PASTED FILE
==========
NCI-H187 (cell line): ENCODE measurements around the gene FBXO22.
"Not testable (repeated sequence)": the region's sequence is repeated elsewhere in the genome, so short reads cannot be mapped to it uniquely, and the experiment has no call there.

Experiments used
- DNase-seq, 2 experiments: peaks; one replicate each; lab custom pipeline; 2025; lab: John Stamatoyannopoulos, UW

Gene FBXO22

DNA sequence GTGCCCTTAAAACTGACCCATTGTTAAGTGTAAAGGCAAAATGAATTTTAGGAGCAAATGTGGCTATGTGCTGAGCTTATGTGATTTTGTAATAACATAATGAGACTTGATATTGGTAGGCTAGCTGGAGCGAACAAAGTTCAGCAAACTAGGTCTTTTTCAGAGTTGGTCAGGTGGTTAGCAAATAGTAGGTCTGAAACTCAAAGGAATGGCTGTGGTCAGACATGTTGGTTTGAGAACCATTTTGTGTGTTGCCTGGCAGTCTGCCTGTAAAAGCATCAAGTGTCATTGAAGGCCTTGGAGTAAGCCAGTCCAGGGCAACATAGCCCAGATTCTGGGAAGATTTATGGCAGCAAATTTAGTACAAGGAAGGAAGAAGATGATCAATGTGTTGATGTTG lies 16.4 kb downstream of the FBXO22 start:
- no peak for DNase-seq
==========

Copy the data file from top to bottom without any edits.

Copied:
NCI-H187 (cell line): ENCODE measurements around the gene FBXO22.
"Not testable (repeated sequence)": the region's sequence is repeated elsewhere in the genome, so short reads cannot be mapped to it uniquely, and the experiment has no call there.

Experiments used
- DNase-seq, 2 experiments: peaks; one replicate each; lab custom pipeline; 2025; lab: John Stamatoyannopoulos, UW

Gene FBXO22

DNA sequence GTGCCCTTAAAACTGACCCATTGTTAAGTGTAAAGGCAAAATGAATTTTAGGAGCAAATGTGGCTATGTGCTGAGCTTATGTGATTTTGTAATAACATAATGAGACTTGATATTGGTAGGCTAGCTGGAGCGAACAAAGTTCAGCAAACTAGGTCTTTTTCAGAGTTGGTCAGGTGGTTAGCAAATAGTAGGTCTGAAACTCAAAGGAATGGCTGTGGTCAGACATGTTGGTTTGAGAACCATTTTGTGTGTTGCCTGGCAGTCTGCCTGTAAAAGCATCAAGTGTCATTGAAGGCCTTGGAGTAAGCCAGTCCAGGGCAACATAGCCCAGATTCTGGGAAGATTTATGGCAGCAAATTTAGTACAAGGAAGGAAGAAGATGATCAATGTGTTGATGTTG lies 16.4 kb downstream of the FBXO22 start:
- no peak for DNase-seq